Albany-- There is a rare and sometimes deadly disease that strikes nearly three thousand Americans each year, but now immunization can prevent up to eighty three percent of cases in adolescents and young adults. Ten to twelve percent of those infected, with Meningococcal Meningitis will die and up to twenty percent of those who survive will have some form of long term disability.
Young adults and adolescents have an increased incidence of the disease, accounting for about thirty percent of U.S. Cases. The Food and Drug Administration has approved a vaccine for use among those eleven to fifty-five years old. Advocates for the vaccine say it can be dangerous to ignore.
"The CDC this past year, recently passed new recommendations that eleven and twelve year olds should be immunized, if a child is fifteen and entering high school, that student should be immunized. Any college student living in a dormitory also should be immunized. The National Meningitis Association looks at the age group from eleven to twenty six as being the highest at risk for contracting this disease" said Terri Corr, with The National Meningitis Assocition.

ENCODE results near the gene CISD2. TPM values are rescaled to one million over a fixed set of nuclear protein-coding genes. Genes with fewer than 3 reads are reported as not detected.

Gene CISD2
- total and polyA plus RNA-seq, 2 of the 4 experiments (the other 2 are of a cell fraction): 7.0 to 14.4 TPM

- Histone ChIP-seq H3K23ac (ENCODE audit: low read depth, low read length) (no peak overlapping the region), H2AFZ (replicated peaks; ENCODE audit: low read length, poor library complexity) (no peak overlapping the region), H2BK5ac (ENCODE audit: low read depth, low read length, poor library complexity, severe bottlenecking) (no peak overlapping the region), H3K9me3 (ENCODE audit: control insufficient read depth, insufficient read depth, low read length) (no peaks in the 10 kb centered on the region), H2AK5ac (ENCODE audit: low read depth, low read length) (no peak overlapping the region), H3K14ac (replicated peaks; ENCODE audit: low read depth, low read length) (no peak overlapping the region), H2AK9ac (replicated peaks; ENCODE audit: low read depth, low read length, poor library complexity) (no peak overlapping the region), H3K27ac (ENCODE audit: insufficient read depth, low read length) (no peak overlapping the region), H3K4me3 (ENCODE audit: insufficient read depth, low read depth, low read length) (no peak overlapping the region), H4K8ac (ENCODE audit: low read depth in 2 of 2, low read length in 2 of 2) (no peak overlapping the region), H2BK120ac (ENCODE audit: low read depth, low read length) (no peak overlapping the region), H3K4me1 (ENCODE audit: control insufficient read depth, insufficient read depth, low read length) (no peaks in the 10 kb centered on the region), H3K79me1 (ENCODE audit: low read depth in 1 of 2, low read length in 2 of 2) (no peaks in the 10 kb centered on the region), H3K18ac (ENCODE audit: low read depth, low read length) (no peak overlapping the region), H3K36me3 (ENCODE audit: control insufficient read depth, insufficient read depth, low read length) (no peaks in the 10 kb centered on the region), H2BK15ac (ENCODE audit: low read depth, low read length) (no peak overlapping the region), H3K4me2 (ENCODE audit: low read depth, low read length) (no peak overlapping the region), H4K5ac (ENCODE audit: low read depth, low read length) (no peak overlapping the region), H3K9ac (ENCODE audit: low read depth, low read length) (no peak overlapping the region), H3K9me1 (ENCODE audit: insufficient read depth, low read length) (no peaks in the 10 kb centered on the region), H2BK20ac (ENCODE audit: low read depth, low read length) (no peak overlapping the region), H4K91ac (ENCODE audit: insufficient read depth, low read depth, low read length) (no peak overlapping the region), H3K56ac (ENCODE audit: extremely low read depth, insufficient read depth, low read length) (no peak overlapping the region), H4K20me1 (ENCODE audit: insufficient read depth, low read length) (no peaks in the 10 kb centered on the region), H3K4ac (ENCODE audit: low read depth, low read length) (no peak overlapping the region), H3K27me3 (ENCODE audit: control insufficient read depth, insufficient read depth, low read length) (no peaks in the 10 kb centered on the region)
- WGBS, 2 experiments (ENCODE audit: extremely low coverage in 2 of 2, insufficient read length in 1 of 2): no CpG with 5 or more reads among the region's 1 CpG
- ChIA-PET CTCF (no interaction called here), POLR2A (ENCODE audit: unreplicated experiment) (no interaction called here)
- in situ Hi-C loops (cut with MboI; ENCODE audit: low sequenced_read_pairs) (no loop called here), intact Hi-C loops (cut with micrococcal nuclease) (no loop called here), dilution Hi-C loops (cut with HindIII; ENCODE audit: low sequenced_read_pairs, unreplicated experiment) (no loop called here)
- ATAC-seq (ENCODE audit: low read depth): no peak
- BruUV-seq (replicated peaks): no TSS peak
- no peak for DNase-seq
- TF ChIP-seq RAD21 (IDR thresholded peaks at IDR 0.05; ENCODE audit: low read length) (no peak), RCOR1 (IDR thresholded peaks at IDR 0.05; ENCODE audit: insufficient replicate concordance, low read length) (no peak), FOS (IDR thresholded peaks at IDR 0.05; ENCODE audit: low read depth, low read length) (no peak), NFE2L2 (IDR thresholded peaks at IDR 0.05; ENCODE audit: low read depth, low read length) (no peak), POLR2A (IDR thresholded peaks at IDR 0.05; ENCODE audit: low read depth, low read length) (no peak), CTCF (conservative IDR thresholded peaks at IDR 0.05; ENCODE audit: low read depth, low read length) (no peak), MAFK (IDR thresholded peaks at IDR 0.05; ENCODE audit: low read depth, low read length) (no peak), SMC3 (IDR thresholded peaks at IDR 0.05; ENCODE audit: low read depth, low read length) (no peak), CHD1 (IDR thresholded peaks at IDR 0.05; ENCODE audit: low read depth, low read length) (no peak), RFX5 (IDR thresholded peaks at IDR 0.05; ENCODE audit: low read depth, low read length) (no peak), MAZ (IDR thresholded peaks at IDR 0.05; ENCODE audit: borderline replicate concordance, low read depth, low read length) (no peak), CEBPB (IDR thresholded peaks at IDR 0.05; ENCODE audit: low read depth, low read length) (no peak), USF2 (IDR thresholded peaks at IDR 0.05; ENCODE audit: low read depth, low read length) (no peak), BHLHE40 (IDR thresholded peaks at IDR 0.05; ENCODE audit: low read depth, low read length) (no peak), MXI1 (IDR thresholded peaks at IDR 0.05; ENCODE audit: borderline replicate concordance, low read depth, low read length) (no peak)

The disease is spread through the exchange of respiratory droplets, which includes sharing drinks or utensils, kissing or coughing and sneezing. Symptoms may include sudden high fever, headache, stiff neck, nausea, vomiting and exhaustion.